Aquaculture is again in focus in Singapore as the country prepares to scale up local food production against a backdrop of coronavirus-driven disruptions to global supply chains.

Singapore is well known for its fish farming and almost all of the country’s offshore fish farms are located in the waters to its north. According to Singapore-based The Straits Times, those waters could soon reach maximum production levels and authorities have set their sights on the nation’s southern waters for further aquaculture activity.

Figures from the World Aquaculture Society (WAS) show that local food fish farms in Singapore produce around 10% – thought to be around 4,700 tonnes of fish – of Singapore’s consumption of food fish. Aquaculture in Singapore can be categorised as land-based and sea-based, it explains.

Singapore envisions up to 30% of the production of its nutritional needs to be done locally by 2030, meaning the country’s aquaculture industry needs to transform and adopt technology to raise productivity, strengthen climate resilience and overcome resource constraints. This is considered the long-term backdrop for the renewed focus on aquaculture, while disruptions to supply chains as a result of Covid-19 are a short-term anticipation that both emphasises and accelerates this strategy.

As a city-state that imports more than 90% of its food, Singapore is vulnerable to external shocks and global trends that impact food supply and safety around the world. To strengthen food security, Singapore is pursuing three broad strategies, also known as the three food baskets. These are ‘Diversify Import Sources’, ‘Grow Local’ and ‘Grow Overseas’.

“Controlling the concentration of oxygen dissolved in water is crucial to the success of aquaculture…”

Aquaculture – dependent on oxygen

Since around 1970, aquaculture has been the fastest growing branch of the global food industry, and around half of the fish supply is now farmed artificially rather than caught in the wild.

Fish farming in closed systems offers an ecologically acceptable alternative to sea-based fish farming. The fish live in artificial ponds, with the water being purified and recycled in a closed loop; there is no impact on natural waters.

Whether it is natural or artificial fish farming, both the business and the very science of aquaculture is dependent on pure oxygen supply. For artificial installations it is not enough to inject air into the water; for sea-based fish farming the level of dissolved oxygen in those waters is just as crucial, to both the health of the fish and also the surrounding marine environment.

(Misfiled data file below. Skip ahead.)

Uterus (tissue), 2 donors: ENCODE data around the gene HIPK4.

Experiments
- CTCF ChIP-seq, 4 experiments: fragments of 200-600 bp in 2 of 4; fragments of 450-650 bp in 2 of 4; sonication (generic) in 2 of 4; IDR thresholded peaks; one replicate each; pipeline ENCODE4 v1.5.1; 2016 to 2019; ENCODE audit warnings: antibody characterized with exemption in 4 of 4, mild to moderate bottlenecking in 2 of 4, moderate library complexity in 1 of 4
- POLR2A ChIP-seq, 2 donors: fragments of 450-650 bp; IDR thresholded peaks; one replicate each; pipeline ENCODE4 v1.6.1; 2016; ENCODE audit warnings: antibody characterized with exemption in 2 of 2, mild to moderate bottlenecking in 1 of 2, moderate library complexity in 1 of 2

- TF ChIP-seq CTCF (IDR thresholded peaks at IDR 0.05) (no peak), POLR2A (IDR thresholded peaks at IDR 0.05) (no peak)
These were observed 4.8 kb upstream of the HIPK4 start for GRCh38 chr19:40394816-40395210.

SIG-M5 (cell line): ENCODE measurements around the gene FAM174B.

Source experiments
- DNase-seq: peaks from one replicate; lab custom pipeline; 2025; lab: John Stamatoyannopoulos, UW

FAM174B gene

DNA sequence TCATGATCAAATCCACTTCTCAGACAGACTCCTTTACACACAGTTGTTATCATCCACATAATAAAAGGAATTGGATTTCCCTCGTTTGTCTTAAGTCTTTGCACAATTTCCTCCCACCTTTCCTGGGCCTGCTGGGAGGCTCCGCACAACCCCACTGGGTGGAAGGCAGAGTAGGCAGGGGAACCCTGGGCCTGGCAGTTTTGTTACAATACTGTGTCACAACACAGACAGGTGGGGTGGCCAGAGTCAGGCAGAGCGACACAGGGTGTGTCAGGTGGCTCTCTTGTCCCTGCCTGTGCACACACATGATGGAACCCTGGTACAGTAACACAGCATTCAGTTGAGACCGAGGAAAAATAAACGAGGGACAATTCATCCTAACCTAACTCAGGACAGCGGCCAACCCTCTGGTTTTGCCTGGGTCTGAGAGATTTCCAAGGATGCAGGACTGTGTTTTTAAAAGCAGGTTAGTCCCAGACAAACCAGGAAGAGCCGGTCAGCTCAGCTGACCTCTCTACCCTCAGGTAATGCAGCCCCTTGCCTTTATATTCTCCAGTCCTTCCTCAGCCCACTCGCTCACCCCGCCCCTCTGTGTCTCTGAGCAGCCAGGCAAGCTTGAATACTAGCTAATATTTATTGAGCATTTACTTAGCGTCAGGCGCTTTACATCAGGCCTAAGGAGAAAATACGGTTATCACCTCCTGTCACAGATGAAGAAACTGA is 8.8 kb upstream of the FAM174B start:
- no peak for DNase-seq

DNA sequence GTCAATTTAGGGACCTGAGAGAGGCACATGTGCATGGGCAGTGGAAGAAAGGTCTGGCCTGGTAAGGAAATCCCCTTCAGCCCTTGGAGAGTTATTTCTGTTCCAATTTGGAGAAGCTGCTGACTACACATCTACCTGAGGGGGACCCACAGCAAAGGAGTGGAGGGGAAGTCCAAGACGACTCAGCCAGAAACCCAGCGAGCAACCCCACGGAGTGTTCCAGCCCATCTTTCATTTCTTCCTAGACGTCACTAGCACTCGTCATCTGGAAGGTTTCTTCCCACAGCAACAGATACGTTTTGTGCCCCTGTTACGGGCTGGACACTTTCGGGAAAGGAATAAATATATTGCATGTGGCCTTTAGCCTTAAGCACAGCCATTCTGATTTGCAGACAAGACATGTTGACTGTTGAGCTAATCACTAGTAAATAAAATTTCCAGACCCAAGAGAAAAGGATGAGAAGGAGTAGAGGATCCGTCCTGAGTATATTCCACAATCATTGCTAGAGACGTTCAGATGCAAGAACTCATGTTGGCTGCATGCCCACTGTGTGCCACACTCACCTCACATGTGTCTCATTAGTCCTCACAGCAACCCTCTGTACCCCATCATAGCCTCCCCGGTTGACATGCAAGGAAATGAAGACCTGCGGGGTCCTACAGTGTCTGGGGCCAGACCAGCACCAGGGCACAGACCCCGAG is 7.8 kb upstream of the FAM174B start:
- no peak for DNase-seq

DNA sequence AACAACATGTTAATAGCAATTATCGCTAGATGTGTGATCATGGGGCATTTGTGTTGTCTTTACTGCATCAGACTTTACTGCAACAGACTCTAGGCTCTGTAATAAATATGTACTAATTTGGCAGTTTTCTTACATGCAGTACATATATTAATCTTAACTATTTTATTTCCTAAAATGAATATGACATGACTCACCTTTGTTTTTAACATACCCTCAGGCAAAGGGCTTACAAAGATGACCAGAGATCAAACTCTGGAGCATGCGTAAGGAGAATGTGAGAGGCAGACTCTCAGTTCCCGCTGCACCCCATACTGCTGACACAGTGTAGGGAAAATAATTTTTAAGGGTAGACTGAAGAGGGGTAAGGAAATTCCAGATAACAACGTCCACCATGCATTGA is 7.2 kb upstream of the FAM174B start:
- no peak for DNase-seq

To achieve the required oxygen content, the gas is needed in its pure form. Controlling the concentration of oxygen dissolved in water is crucial to the success of aquaculture. Generally speaking, the closer the oxygen concentration is to air saturation, the better the environment will be for healthy and reliable fish growth. Maintaining the right levels of oxygen improves feed utilisation, shortens the growth period, reduces fish mortality and mitigates the need for vaccination and antibiotics.


Within the last decade, Linde introduced the SOLVOX® OxyStream system, capable of performing three critical functions in one system – dissolving oxygen in the water, producing the correct marine hydrodynamics and stripping out potentially harmful nitrogen – and all via a very low energy requirement.

The system is easily installed, as a new set-up or as a retrofit to existing fish farm tanks, and is maintenance-free because it is not associated with any ancillary equipment to manage water pressure.

The micro-bubbles created by the SOLVOX® OxyStream create the additional benefit of helping to reduce the concentration of dissolved inert gases such as nitrogen, argon and carbon dioxide. In particular, over-saturation of nitrogen, even in relatively small quantities, can endanger the wellbeing of fish stock, slowing growth and increasing the possibility of disease, and ultimately, even mortality.

Linde offers a full range of oxygen solutions for the aquculture sector, from oxygen supply itself across a range of supply modes through to control cabinets, flow distributors and diffuser hoses. It also offers the SOLVOX® DropIn, a new and easy-to-deploy, highly efficient solution for the oxygenationof sea cages. The system is suited to both continuous oxygenation schemes and short-term applications such as de-licing or medical treatments, and comprises a submersible pump as well as a patented oxygen dissolver and distribution system featuring a venturi nozzle. Using a small crane, SOLVOX DropIn is easily lowered into the water to the desired depth, and works by sucking water into the lower part of the dropped-in unit and mixing it with oxygen.